Charlene Wolf-Hall remembers being eight or so and watching steam rising from silage piles on her family’s South Dakota farm (near Mitchell). She believes an interest in scientific inquiry was planted as her father explained to her the processes of fermentation. She became a farmyard scientist, experimenting with molds, fermentation, and decomposition as she collected silage, grain and discarded food samples and cultured colonies of molds in jars and bottles. Her parents, she says, were tolerant, as long as her “work” remained outdoors.
Today, Wolf-Hall is an Associate Professor of Food Microbiology in the Department of Veterinary and Microbiological Sciences. Her Ph.D., from University of Nebraska-Lincoln (1995) in Food Science and Technology with an emphasis in Food Microbiology and Food Toxicology, built upon her Bachelors and her Masters degrees in Microbiology from South Dakota State University in Brookings. Although she is now on an 85% research contract, she has taught a wide variety of courses, mainly in interdisciplinary food science and food safety areas. Wolf-Hall’s teaching has been positively recognized by students, who nominated her for Carnegie Professor (these were nominations by the teaching academy, not students) of the Year in 2005, and to deliver a “Last Lecture” in 2000.
Wolf-Hall’s childhood interest in molds and fermentation still drives her research, which is far more sophisticated now. As a food microbiologist, she now studies microorganisms in food, and specifically works with molds in grain, culturing molds and screening for toxins. The importance of this work is in beginning to understand how these molds cause disease in humans and animals, and how food scientists can interrupt that process. With her dissertation research she began her work with the mycotoxin-producing mold, Fusarium graminearium, as it affects corn and wheat. (Fusarium graminearium produces the condition commonly known as wheat scab.) Wolf-Hall’s research differs from that of plant pathologists in that she is interested in exploring post-harvest methods for dealing with mycotoxin contaminated grain. This will help ensure the safety of the grain, and salvaging contaminated grain for higher end use could greatly improve the economic outcome for regions severely affected by pre-harvest plant diseases or grain storage and processing problems.
Because the science that drives this research is interdisciplinary, Wolf-Hall regularly works with cereal scientists, engineers and economists. A recent project has allowed her to work with the malting and beer brewing industries to understand and control Fusarium in the barley used for making malt (and brewing beer). The goal of this research is to reduce toxin production, which can increase during the fermentation process, while saving the grain, without quality reduction, harm to the yeast, or the use of unsafe chemicals. Wolf-Hall’s team has developed unique ways to process barley using hot water or electron beam radiation. In addition, they have experimented with two chemicals, ozone and hydrogen peroxide, both of which are already approved for organic processing because they break down so easily.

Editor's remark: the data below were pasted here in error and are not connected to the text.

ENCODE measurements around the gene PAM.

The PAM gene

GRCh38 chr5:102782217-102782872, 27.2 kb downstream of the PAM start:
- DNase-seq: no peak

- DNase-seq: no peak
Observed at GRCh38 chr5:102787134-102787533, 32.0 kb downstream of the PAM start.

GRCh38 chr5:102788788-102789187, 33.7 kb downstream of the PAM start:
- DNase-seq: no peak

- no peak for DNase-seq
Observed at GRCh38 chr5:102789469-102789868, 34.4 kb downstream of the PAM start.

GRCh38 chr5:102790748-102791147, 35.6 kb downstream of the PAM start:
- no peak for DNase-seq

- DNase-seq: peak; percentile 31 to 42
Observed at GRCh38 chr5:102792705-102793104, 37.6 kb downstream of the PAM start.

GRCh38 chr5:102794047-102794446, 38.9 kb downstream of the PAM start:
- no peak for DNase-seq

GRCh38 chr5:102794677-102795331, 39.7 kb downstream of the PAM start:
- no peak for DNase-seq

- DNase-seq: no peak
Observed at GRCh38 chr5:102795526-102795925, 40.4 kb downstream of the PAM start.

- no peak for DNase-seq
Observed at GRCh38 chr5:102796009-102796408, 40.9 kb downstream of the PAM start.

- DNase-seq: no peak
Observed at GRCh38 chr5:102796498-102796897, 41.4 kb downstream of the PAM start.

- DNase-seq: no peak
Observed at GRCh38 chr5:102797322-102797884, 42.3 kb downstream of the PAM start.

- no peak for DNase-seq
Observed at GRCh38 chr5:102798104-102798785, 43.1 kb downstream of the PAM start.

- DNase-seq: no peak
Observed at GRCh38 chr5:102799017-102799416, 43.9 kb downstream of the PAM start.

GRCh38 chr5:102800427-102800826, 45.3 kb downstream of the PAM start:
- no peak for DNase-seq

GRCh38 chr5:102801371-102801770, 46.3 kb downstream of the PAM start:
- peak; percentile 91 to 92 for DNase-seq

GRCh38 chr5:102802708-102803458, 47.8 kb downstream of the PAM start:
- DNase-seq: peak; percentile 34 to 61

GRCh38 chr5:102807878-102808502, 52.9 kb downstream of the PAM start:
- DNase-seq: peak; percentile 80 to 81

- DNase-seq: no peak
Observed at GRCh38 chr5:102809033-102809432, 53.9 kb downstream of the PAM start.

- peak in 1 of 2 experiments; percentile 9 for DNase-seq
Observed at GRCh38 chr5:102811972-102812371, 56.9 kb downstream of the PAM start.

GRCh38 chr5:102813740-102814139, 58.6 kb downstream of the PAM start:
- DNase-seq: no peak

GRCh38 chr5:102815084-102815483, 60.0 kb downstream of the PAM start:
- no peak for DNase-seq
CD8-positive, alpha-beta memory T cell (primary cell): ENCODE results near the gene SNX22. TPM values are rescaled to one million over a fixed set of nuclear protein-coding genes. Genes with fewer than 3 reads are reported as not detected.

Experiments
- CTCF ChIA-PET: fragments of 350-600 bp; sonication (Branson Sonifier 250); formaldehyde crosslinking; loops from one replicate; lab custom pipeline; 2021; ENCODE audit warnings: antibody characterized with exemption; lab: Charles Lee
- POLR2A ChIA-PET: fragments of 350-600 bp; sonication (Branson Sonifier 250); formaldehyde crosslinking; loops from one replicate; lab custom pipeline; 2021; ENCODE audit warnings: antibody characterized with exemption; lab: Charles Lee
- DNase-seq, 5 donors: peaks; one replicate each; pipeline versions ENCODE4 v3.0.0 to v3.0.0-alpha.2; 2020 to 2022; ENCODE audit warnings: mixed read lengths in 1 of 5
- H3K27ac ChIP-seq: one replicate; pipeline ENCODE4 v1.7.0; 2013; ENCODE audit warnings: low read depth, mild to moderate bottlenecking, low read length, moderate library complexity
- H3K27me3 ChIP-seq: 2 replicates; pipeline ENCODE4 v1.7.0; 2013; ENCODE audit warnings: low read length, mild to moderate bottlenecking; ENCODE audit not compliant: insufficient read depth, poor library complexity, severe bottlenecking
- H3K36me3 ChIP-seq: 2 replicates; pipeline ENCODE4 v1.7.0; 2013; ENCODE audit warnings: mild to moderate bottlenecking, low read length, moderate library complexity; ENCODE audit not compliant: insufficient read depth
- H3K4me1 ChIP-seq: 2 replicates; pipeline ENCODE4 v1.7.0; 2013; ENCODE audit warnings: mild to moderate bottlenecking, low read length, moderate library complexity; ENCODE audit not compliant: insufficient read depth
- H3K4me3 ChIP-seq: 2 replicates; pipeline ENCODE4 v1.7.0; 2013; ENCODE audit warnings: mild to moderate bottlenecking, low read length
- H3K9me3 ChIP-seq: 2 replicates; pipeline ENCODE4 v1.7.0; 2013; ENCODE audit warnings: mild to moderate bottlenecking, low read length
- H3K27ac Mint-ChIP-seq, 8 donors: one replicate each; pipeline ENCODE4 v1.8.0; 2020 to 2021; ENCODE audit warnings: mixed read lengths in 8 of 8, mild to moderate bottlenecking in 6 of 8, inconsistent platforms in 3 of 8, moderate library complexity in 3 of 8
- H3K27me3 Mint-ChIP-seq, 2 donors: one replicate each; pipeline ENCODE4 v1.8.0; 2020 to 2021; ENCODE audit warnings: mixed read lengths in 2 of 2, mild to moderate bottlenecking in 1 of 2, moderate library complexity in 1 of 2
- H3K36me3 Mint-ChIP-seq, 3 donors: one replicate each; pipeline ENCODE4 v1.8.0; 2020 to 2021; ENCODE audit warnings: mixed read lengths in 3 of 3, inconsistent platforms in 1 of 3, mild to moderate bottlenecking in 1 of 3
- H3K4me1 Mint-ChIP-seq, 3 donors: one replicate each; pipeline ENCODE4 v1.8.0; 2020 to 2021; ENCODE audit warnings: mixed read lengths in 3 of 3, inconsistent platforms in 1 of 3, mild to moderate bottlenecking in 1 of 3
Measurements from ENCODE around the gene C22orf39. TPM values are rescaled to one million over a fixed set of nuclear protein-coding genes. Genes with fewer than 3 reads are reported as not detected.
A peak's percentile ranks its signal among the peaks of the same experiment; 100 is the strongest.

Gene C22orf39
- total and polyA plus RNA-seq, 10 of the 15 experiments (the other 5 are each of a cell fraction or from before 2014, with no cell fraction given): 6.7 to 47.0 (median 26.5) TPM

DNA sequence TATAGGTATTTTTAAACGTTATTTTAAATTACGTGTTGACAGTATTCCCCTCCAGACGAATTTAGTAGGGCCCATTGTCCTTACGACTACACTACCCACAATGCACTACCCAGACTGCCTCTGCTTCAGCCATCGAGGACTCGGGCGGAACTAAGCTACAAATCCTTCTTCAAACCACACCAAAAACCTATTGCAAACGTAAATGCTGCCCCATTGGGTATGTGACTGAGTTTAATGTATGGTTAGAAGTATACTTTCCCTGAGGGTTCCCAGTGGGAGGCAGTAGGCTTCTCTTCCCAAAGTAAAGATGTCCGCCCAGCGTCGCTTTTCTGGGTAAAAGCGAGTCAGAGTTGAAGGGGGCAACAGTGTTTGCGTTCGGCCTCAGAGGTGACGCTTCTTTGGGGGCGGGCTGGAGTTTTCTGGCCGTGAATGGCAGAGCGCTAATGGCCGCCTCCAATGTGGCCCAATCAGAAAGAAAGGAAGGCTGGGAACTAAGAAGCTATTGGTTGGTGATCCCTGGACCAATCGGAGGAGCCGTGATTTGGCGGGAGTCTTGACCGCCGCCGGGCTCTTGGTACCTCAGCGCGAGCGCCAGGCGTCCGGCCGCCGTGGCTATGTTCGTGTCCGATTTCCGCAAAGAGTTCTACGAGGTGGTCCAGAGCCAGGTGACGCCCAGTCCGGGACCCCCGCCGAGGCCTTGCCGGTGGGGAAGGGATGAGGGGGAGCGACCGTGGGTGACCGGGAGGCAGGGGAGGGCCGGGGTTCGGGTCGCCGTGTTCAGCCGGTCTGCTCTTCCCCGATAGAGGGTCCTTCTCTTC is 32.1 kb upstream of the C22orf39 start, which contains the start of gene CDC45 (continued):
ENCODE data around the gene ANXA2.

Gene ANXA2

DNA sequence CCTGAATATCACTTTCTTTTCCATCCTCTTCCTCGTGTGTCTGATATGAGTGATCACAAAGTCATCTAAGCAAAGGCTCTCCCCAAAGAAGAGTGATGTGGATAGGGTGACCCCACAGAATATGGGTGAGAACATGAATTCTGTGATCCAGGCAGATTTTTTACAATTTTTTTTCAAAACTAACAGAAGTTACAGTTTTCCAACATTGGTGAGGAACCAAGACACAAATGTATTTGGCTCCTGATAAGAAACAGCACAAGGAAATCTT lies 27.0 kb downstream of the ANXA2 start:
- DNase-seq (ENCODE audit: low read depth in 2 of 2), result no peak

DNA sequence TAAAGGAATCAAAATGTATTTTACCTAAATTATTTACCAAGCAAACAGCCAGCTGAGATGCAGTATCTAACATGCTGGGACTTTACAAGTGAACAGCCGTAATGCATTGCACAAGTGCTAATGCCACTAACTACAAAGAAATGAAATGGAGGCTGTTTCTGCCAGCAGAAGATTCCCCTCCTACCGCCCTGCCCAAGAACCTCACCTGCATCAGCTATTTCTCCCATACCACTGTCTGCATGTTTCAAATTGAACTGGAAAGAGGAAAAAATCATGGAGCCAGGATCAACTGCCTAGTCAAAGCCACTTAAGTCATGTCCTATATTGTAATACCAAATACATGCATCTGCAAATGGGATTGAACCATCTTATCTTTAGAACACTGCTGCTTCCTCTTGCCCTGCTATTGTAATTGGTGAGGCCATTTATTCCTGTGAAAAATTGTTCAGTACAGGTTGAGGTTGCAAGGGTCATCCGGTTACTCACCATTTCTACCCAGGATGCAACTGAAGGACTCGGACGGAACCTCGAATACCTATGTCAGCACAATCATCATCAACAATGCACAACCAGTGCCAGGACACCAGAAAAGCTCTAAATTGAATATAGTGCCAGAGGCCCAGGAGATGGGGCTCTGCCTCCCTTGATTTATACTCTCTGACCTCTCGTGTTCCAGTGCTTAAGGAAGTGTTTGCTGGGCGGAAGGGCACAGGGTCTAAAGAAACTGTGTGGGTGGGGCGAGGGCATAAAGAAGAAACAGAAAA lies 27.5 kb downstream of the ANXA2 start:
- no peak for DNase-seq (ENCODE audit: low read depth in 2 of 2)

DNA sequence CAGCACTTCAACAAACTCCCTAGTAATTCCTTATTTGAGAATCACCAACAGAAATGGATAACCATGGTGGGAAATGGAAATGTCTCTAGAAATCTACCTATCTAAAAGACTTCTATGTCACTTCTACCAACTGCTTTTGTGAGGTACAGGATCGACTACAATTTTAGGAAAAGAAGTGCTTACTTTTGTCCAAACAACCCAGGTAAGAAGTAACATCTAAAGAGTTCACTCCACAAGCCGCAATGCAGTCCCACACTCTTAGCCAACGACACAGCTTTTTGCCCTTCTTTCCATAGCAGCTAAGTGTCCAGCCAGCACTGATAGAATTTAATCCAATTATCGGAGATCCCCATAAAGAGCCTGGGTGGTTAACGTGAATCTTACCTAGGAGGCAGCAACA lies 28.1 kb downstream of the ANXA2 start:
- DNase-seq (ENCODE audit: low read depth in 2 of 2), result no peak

This research has placed Wolf-Hall among a small number of scientists who work at the intersection of microbiology and cereal science, as grain microbiologists. She has become an invited consultant for the Scientific Advisory Panel for the American Association of Cereal Chemists. As part of this work she is regularly consulted by industry. For example, in 2001, after several wet harvest years, she received calls from milling companies who had had their flour rejected on the international market because of high microbe levels. Because the criteria for normal loads had been established during a period of drought, Wolf-Hall hypothesized that grain harvest in wetter conditions, and not problems with the flour, were leading to the higher loads in the flour. Her research sought to collect data from different harvest conditions to understand what the range of “normal” across harvest conditions might be, and to catalogue microbial load in raw grain, flour, and processed products like pasta and bread. The project also helps characterize the types of microbes (good, bad or ugly) in the harvested grain and processed products.
This research has led to a series of published articles and abstracts as well as conference presentations.